But Jatu-harini had evidently changed these children before they were born; and Shani must have been in the ninth mansion when they came to light.
Each youth as he attained the mature age of twelve was formally entered at the University of Kasi, where, without loss of time, the first became a gambler, the second a confirmed libertine, the third a thief, and the fourth a high Buddhist, or in other words an utter atheist.
Here King Vikram frowned at his son, a hint that he had better not behave himself as the children of highly moral and religious parents usually do. The young prince understood him, and briefly remarking that such things were common in distinguished Brahman families, asked the Baital what he meant by the word “Atheist.”
Of a truth (answered the Vampire) it is most difficult to explain. The sages assign to it three or four several meanings: first, one who denies that the gods exist secondly, one who owns that the gods exist but denies that they busy themselves with human affairs; and thirdly, one who believes in the gods and in their providence, but also believes that they are easily to be set aside. Similarly some atheists derive all things from dead and unintelligent matter; others from matter living and energetic but without sense or will: others from matter with forms and qualities generable and conceptible; and others from a plastic and methodical nature. Thus the Vishnu Swamis of the world have invested the subject with some confusion. The simple, that is to say, the mass of mortality, have confounded that confusion by reproachfully applying the word atheist to those whose opinions differ materially from their own.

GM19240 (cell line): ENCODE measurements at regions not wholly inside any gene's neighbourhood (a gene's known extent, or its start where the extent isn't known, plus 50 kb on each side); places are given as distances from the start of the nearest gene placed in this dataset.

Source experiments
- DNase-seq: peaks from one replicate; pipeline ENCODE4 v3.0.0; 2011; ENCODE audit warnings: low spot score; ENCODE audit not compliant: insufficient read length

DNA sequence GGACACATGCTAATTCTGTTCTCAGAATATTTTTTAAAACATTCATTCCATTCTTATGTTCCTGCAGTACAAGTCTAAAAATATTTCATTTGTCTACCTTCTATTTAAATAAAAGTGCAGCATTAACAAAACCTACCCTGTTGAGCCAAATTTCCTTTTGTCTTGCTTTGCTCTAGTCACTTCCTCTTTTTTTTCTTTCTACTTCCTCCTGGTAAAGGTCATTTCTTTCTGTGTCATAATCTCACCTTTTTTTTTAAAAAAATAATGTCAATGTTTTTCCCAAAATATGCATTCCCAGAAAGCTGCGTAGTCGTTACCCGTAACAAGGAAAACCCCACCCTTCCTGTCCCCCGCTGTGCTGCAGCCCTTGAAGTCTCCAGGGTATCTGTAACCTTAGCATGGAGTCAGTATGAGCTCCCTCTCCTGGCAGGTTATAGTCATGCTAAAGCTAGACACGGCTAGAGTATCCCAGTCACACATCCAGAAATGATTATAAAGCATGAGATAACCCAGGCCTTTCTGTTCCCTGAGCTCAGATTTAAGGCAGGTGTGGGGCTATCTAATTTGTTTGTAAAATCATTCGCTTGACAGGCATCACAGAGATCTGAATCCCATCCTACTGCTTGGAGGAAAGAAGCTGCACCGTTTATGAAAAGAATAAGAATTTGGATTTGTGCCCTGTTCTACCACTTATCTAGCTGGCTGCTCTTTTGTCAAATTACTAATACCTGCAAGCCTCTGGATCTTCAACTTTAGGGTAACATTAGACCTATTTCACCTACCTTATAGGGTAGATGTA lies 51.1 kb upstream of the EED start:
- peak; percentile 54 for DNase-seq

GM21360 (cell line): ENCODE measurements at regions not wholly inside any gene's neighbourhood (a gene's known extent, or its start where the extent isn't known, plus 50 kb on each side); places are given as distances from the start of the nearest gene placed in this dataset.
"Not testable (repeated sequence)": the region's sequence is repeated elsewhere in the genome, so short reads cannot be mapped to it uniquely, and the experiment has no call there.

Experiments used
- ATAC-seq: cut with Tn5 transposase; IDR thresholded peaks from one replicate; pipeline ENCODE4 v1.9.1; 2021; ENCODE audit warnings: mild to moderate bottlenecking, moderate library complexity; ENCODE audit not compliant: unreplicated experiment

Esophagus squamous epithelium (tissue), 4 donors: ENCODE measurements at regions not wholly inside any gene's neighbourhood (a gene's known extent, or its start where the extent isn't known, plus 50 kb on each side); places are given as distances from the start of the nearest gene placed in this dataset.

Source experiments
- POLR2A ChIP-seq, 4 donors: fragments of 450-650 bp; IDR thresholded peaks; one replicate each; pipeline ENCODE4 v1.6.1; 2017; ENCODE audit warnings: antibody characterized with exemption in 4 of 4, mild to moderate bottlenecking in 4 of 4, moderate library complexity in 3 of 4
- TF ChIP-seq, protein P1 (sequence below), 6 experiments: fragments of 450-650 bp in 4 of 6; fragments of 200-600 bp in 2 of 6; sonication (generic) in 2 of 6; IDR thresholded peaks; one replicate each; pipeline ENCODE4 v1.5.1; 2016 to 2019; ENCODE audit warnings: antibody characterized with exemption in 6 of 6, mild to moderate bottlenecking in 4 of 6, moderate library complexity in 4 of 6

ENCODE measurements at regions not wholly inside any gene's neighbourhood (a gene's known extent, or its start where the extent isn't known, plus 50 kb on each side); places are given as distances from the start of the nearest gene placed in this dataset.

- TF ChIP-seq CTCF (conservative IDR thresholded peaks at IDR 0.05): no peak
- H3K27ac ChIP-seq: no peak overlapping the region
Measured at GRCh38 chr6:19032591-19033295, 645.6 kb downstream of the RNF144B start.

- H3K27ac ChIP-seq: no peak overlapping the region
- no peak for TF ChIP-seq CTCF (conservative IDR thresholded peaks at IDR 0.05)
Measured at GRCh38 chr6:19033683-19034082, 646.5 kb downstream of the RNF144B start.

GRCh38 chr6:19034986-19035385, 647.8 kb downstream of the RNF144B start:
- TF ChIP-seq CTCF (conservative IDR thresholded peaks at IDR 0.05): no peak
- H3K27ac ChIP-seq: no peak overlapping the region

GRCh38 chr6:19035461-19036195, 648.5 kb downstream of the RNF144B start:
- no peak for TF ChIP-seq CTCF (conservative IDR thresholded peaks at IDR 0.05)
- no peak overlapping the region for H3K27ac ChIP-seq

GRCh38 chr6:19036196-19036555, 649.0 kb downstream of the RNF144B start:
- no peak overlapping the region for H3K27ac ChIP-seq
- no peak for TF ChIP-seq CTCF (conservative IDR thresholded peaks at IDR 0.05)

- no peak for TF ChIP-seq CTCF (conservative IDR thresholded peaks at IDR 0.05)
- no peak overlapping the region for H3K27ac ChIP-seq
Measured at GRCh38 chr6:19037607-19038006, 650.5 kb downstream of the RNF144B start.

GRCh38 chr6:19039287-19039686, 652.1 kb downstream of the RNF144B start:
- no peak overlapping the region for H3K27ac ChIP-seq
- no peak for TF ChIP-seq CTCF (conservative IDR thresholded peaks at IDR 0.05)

But I being at present, perhaps happily for myself, a Vampire, and having, just now, none of these human or inhuman ideas, meant simply to say that the pious priest’s fourth son being great at second and small in the matter of first causes, adopted to their fullest extent the doctrines of the philosophical Buddhas. Nothing according to him exists but the five elements, earth, water, fire, air (or wind), and vacuum, and from the last proceeded the penultimate, and so forth. With the sage Patanjali, he held the universe to have the power of perpetual progression. He called that Matra (matter), which is an eternal and infinite principle, beginningless and endless. Organization, intelligence, and design, he opined, are inherent in matter as growth is in a tree. He did not believe in soul or spirit, because it could not be detected in the body, and because it was a departure from physiological analogy. The idea “I am,” according to him, was not the identification of spirit with matter, but a product of the mutation of matter in this cloud-like, error-formed world. He believed in Substance (Sat) and scoffed at Unsubstance (Asat). He asserted the subtlety and globularity of atoms which are uncreate. He made mind and intellect a mere secretion of the brain, or rather words expressing not a thing, but a state of things. Reason was to him developed instinct, and life an element of the atmosphere affecting certain organisms. He held good and evil to be merely geographical and chronological expressions, and he opined that what is called Evil is mostly an active and transitive form of Good. Law was his great Creator of all things, but he refused a creator of law, because such a creator would require another creator, and so on in a quasi-interminable series up to absurdity. This reduced his law to a manner of haphazard. To those who, arguing against it, asked him their favourite question, How often might a man after he had jumbled a set of letters in a bag fling them out upon the ground before they would fall into an exact poem? he replied that the calculation was beyond his arithmetic, but that the man had only to jumble and fling long enough inevitably to arrive at that end. He rejected the necessity as well as the existence of revelation, and he did not credit the miracles of Krishna, because, according to him, nature never suspends her laws, and, moreover, he had never seen aught supernatural. He ridiculed the idea of Mahapralaya, or the great destruction, for as the world had no beginning, so it will have no end. He objected to absorption, facetiously observing with the sage Jamadagni, that it was pleasant to eat sweetmeats, but that for his part he did not wish to become the sweetmeat itself. He would not believe that Vishnu had formed the universe out of the wax in his ears. He positively asserted that trees are not bodies in which the consequences of merit and demerit are received. Nor would he conclude that to men were attached rewards and punishments from all eternity. He made light of the Sanskara, or sacrament. He admitted Satwa, Raja, and Tama, but only as properties of matter. He acknowledged gross matter (Sthulasharir), and atomic matter (Shukshma-sharir), but not Linga-sharir, or the archetype of bodies. To doubt all things was the foundation of his theory, and to scoff at all who would not doubt was the corner-stone of his practice. In debate he preferred logical and mathematical grounds, requiring a categorical “because” in answer to his “why?” He was full of morality and natural religion, which some say is no religion at all. He gained the name of atheist by declaring with Gotama that there are innumerable worlds, that the earth has nothing beneath it but the circumambient air, and that the core of the globe is incandescent. And he was called a practical atheist–a worse form apparently–for supporting the following dogma: “that though creation may attest that a creator has been, it supplies no evidence to prove that a creator still exists.” On which occasion, Shiromani, a nonplussed theologian, asked him, “By whom and for what purpose west thou sent on earth?” The youth scoffed at the word “sent,” and replied, “Not being thy Supreme Intelligence, or Infinite Nihility, I am unable to explain the phenomenon.” Upon which he quoted–